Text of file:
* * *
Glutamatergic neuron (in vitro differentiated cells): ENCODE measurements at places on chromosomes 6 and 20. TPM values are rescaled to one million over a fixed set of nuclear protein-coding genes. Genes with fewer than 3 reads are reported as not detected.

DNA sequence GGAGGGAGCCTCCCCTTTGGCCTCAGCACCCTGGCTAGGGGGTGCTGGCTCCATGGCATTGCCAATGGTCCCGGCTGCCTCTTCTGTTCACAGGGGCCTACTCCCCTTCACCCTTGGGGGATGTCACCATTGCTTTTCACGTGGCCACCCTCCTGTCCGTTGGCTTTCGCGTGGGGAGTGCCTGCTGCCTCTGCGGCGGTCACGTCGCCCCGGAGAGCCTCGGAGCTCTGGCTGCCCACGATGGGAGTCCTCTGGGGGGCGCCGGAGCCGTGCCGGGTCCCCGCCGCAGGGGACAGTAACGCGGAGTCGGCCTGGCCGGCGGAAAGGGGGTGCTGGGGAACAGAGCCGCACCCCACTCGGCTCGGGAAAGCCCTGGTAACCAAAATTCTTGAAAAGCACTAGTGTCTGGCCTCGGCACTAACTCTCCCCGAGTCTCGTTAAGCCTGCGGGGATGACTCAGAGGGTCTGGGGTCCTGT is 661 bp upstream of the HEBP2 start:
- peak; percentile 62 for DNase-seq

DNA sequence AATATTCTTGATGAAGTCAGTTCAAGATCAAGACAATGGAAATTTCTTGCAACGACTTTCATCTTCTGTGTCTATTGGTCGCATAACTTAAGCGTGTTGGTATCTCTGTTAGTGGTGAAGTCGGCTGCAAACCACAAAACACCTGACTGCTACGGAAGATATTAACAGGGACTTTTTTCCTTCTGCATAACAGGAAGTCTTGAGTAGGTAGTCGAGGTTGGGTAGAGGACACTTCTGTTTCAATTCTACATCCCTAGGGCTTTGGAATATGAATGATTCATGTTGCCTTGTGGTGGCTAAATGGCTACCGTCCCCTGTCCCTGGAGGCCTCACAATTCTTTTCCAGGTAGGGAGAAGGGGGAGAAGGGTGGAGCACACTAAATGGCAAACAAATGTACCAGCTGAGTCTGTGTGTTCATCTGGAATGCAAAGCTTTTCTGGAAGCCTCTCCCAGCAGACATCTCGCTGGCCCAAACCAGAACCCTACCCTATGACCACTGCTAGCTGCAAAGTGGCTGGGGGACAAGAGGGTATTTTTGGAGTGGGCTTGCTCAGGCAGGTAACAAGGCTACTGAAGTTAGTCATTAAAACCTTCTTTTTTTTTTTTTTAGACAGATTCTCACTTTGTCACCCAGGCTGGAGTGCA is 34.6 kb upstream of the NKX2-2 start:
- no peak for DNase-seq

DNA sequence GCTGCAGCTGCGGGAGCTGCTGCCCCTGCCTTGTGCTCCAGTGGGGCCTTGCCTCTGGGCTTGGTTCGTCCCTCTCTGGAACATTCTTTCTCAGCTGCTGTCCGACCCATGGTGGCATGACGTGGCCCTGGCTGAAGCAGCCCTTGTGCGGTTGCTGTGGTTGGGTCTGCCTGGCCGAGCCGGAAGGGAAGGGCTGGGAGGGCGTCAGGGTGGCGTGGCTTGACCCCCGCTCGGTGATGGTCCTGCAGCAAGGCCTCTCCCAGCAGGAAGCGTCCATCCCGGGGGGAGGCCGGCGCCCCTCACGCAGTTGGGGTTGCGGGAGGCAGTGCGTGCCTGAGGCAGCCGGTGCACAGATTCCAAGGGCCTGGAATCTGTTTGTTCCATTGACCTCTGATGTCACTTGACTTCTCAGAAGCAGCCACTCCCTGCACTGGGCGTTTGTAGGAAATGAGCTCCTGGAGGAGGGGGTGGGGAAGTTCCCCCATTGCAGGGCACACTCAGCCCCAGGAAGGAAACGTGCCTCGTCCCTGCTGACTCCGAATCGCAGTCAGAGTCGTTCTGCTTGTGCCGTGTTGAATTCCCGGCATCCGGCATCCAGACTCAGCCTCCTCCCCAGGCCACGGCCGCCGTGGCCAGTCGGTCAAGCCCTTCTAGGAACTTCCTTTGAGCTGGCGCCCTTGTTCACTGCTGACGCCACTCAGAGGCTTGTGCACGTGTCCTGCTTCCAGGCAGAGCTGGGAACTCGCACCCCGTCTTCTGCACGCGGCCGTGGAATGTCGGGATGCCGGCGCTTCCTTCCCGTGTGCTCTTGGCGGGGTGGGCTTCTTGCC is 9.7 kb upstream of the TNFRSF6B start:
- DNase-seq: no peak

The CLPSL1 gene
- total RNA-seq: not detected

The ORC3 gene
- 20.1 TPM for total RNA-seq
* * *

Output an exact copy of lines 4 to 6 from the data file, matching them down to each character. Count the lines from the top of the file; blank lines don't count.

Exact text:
DNA sequence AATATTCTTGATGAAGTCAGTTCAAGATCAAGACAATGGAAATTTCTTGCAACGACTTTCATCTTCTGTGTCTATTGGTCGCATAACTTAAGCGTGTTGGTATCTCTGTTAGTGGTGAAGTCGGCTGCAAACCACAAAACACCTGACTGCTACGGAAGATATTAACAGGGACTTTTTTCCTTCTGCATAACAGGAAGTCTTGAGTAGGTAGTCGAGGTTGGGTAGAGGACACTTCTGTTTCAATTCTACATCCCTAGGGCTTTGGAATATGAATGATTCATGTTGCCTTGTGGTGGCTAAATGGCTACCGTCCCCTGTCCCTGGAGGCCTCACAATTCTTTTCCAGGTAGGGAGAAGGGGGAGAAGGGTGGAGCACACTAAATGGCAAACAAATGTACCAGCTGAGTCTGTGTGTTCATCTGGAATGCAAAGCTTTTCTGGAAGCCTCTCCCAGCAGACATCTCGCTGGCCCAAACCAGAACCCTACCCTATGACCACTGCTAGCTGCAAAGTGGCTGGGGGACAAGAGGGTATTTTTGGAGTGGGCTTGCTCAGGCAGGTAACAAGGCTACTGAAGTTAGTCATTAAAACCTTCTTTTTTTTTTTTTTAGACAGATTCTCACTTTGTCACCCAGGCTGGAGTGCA is 34.6 kb upstream of the NKX2-2 start:
- no peak for DNase-seq

DNA sequence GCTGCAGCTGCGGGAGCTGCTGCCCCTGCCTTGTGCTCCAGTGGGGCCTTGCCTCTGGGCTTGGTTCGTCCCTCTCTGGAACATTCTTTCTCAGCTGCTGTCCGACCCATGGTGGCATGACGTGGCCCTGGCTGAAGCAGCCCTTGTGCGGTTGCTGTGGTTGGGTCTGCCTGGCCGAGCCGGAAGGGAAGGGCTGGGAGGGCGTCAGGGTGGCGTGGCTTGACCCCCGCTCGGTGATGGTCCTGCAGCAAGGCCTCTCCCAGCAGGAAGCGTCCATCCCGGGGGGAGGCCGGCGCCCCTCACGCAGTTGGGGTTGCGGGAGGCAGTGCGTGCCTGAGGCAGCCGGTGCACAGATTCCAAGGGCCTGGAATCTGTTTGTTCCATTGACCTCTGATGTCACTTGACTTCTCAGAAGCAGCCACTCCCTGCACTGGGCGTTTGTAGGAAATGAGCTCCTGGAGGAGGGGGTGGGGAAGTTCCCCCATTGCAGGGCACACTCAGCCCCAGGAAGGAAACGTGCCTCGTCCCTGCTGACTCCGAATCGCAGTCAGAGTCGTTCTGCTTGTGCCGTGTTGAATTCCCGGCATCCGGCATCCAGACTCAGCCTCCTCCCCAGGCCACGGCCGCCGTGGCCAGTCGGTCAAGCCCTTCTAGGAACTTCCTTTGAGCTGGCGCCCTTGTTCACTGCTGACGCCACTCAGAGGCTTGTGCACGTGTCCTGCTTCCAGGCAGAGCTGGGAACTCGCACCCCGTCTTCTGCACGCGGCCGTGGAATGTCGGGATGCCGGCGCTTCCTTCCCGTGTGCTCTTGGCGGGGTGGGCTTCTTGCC is 9.7 kb upstream of the TNFRSF6B start: